|Dec-06-09|| ||Bobsterman3000: 11...Ra6 !!
|Dec-06-09|| ||Eyal: Yeah, the rook lift was a very creative idea, and apparently it surprised and confused Karjakin quite a bit. Black is actually willing to give up a piece for a strong attack after 12.Bxd5 Qxd5 13.Rxe7 Rg6 - I wonder if Gelfand was counting, in such a case, on a quick draw by 14.f3 Bxh3 15.Re2 Qxf3 16.Qf1 Bxg2 17.Rxg2 Rxg2+ 18.Qxg2 Qd1+ 19.Qf1 Qg4+ 20.Qg2 Qd1+ etc., or whether he was aiming for something even more ambitious.|
|Dec-06-09|| ||luzhin: I presume Karjakin was trying to win the game, and therefore was reluctant to allow the quick draw implict in Eyal's line. By the way, 21.g4?? was absolutely horrible (h4 must be better),especially as Gelfand could have then won even more crushingly with the devastating 21...Nd5! after which Black's K-side attack will be overwhelming.|
|Dec-06-09|| ||Eyal: <By the way, 21.g4?? was absolutely horrible (h4 must be better),especially as Gelfand could have then won even more crushingly with the devastating 21...Nd5! after which Black's K-side attack will be overwhelming.>|
Yeah, the point is that Nd5 takes control over e3, and then the threat of Qf3 becomes deadly. But 21.h4 seems hopeless as well after 21...Nd5! again (this time with ideas of Qh3 and Nf4). Maybe 21.Kh2 is relatively best, but after 21...Nxc2! 22.Nxc2 Qxf2+ 23.Qxf2 Rxf2+ 24.Kg1 Rxc2 Black's win should still be just a matter of technique.
It seems that White's position took a serious turn for the worse with 18.Bxd6? (instead of Bd2 or Bg3) cxd6! (18...Qxd6? 19.Nb5! followed by Nxd4 and White is ok) - now, if White doesn't take the pawn Black gets a strong initiative "for free" after ...e5, and after 19.Qxd4 Qg5 it's even worse - Black is attacking with all the heavy pieces (as well as potentially the knight, via d5, as in the lines above), whereas White's Ra1 and Na3 remain useless pieces of wood at the other side of the board.
|Dec-06-09|| ||tamar: Undoubtedly a sick feeling for Karjakin to have Gelfand offer a piece on move 11.|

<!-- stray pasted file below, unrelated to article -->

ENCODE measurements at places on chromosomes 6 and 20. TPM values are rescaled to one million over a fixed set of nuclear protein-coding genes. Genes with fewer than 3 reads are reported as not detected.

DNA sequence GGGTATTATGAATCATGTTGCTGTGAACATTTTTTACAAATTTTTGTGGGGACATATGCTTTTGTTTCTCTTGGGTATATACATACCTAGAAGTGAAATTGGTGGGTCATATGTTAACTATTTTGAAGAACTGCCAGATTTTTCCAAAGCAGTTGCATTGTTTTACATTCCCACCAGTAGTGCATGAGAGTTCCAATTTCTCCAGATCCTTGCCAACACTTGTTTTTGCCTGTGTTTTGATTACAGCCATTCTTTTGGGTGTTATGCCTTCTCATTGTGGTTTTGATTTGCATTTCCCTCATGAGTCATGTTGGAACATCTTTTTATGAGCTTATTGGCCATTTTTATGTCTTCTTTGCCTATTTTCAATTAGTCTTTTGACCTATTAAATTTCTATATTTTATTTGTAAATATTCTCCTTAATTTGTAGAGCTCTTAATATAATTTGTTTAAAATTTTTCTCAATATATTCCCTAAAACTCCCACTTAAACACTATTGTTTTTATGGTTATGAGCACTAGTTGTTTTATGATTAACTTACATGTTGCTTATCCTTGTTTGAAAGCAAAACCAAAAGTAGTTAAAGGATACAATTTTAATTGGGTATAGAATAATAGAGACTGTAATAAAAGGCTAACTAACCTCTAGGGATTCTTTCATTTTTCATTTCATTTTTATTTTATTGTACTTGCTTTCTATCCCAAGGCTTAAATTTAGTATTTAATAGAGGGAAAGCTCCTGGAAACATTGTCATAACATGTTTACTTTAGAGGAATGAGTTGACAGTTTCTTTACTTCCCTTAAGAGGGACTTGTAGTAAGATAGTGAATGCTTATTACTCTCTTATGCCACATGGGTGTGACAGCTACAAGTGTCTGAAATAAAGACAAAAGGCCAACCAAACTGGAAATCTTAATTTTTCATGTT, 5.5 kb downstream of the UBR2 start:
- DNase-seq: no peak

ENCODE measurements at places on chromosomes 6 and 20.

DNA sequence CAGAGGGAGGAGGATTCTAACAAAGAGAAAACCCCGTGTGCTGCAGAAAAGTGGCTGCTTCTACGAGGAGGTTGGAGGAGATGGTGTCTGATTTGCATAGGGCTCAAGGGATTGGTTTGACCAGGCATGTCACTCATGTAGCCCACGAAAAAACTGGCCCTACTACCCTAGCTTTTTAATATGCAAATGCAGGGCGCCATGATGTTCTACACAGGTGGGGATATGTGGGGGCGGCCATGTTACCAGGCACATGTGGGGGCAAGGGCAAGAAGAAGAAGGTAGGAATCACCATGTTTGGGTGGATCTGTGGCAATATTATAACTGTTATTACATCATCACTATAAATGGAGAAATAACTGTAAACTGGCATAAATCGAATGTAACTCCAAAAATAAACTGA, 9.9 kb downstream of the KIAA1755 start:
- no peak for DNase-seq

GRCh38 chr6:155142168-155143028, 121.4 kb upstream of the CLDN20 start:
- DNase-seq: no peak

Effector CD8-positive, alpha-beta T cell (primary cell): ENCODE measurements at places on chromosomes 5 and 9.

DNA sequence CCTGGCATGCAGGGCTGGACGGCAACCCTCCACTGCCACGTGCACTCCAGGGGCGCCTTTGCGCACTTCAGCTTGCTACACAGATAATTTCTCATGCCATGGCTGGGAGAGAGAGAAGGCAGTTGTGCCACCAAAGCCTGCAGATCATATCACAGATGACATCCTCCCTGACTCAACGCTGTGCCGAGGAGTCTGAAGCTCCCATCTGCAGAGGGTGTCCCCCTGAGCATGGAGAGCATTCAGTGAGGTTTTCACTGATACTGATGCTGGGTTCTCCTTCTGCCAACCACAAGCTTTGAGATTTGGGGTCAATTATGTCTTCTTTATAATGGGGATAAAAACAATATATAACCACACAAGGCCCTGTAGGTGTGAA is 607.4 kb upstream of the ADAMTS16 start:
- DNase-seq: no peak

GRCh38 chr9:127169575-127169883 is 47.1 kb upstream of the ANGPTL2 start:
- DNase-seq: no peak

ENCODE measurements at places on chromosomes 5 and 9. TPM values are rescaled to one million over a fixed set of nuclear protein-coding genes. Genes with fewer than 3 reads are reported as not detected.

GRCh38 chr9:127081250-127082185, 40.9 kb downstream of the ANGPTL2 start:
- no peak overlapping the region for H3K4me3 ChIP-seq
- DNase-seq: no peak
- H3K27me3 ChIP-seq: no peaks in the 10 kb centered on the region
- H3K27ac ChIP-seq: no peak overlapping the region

After 12 Bxd5 Qxd5 13 Rxe7 Rg6 14 g4 Qh5 comes out to exactly the same draw that <Eyal> gives for 14 f3, although with a sequence having Black capture three times on g4 and then perpetualizing from d1-g4.
The moral of the story is believe Gelfand.
|Dec-06-09|| ||Prugno: On the whole, a most impressive game by Black. I strongly recommend it to those who think of Gelfand as a "boring" player.|
|Dec-06-09|| ||KamikazeAttack: This could well be the best game of the WC so far.
A lot of GMs would incorporate the rook move idea into their repertoire in similar configurations going forward.
|Dec-06-09|| ||notyetagm: <tamar: Undoubtedly a sick feeling for Karjakin to have Gelfand offer a piece on move 11>|
Yes, if Gelfand offers you a piece on move 11, you *know* something has gone wrong.
|Dec-06-09|| ||notyetagm: <KamikazeAttack: This could well be the best game of the WC so far. >|
Yes, either this one or V Laznicka vs Mamedyarov, 2009.
|Dec-06-09|| ||harish22: horrible opening play by Karajkin. By move 7 to 8 looks like he was already two tempo down.|
|Dec-06-09|| ||Albertan: I have analyzed this game in great depth using the world's strongest chess program Deep Rybka 3 and my Chessbase Megabase 2009 database. The analysis is posted at the bottom of page one of my blog at this address:http://albertan1956.blogspot.com/|
I hope you can drop by and play through this analysis using the program ChessViewer Deluxe.
|Dec-07-09|| ||ycbaywtb: i love a good rook lift!|
|Dec-07-09|| ||samikd: He avoided the Petroff as he didn't want Black to play for a draw. He got his wish; Black played for a win instead and succeeded !|
|Dec-07-09|| ||kurtrichards: Karjakin avoided the Petroff...then why move 1.e4? Why not 1.d4? when Petroff will not be possible. :)|
|Dec-07-09|| ||Eyal: True, but in general Karjakin is an 1.e4 player (Repertoire Explorer: Sergey Karjakin (white)).|
|Dec-07-09|| ||whiteshark: <C55> looks like new territory for both of them. For Karjakin the surprise shot was off target.|
|Dec-07-09|| ||kb2ct: |
After 11...Ra6 there is nothing better than the perp.
11. ... Ra6 12. Bxd5 Qxd5 13. Rxe7 Rg6 14. f3 Bxh3 15. Re2 Qxf3 16. Qf1
Bxg2 17. Rxg2 Rxg2+ 18. Qxg2 Qd1+ 19. Qf1 Qg4+
|Dec-07-09|| ||Eyal: Gelfand agreed twice in this game to weaken his pawn strcuture, correctly judging both times the dynamic factors of the position as more important - 15...Be6 16.Bxe6 fxe6 allows White to give Black an ugly-looking, backward pawn, but also opens the f-file for K-side pressure; and the pawn sac 17....Bd6 18.Bxd6 cxd6! 19.Qxd4 leads to a winning attack after 19...Qg5.|
|Dec-08-09|| ||Augalv: There's commentary on this game at: http://karjakin.blogspot.com/2009/1...|
|Feb-02-10|| ||percyblakeney: Chesspro's Game of the Month for December, A Timofeev vs D Khismatullin, 2009 finished second, and third was Carlsen vs Kramnik, 2009.|
|Feb-21-11|| ||notyetagm: Game Collection: Gelfand's Best Games|